My Approach

EENT…  Most people think of an eye, ear, nose, and throat specialist when they see these letters.  In all the classes, activities, and just life in general with my dog, I have learned to look at him – REALLY LOOK – at his eyes, ears, nose, and tail – EENT – to see what’s going on with him at any given moment, and to assess how receptive he is – and how successful I will be – in making our time together fun, productive, and something we both enjoy and look forward to.

My Story:

While I was working as a Program Analyst, my favorite projects were those that involved looking at a problem, finding out why and/or how it became a problem, identifying what needed to be done to turn the problem into something positive and useful, and showing my clients and customers that the new method (process/system) or tool would make their jobs easier.  Though it was frustrating at times trying to find just the right words that would convince a particular client or customer, it was always rewarding when they understood what we were trying to accomplish and joined in the effort.  Fast forward 10 years to when I brought home Lewis, my 8-week-old Basenji puppy.  Two Puppy K and Obedience classes later, I was still trying to figure out what made Lewis tick.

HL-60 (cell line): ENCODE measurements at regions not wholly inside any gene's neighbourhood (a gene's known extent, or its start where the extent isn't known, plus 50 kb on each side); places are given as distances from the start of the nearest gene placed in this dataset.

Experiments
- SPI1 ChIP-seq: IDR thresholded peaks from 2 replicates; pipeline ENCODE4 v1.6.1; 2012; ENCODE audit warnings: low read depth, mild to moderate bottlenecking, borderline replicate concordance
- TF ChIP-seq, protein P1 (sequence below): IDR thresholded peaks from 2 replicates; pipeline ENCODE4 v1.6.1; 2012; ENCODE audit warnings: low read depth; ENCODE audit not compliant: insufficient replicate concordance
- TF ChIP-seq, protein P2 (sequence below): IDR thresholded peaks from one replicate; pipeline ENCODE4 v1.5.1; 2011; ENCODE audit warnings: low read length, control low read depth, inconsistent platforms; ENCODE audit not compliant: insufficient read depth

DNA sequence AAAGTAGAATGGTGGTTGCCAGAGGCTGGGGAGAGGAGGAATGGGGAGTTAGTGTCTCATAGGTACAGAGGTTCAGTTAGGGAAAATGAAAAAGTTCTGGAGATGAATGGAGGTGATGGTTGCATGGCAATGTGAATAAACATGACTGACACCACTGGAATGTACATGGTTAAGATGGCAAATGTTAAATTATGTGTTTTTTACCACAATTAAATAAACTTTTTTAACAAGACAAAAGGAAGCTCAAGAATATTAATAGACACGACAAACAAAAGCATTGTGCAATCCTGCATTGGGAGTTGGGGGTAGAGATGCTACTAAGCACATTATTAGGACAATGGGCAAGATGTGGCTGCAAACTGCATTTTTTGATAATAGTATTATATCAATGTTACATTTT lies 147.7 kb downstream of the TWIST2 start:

Using what I was learning in agility, nose work, and tracking classes and activities, coupled with the learning theory, techniques, and methods in the CATCH Canine Trainers Academy program, it turns out that my prior work experience is very similar to dog training:  look at a behavior (problem), find out the triggers (why & how) for the behavior (problem), and use reward-based training (process/system) to motivate an owner/handler and dog (client/customer) to turn the problem behavior into something acceptable (positive or useful).

If you are wondering where to begin with your new puppy, want to fine-tune your dog’s foundation skills or teach an older dog some new tricks, or need help transitioning a rescued or adopted dog to his or her new home, click here to get in touch and let’s get started.


Lesley Ward, Owner/Trainer
Student dog Lewis